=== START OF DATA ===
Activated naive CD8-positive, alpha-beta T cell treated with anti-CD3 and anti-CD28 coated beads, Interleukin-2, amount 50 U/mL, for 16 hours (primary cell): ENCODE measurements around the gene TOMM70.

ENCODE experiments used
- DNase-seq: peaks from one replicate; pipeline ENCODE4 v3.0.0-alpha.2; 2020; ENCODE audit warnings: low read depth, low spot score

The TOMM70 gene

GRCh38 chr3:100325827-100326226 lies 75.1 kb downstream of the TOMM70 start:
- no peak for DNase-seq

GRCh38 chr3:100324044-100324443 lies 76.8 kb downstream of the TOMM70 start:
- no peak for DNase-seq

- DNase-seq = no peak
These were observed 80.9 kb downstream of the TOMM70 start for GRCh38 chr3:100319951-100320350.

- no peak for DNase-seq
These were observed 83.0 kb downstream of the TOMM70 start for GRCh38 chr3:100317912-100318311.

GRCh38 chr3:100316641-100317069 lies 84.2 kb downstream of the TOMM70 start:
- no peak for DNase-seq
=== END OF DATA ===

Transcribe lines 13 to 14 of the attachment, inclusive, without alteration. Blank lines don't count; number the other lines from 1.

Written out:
GRCh38 chr3:100316641-100317069 lies 84.2 kb downstream of the TOMM70 start:
- no peak for DNase-seq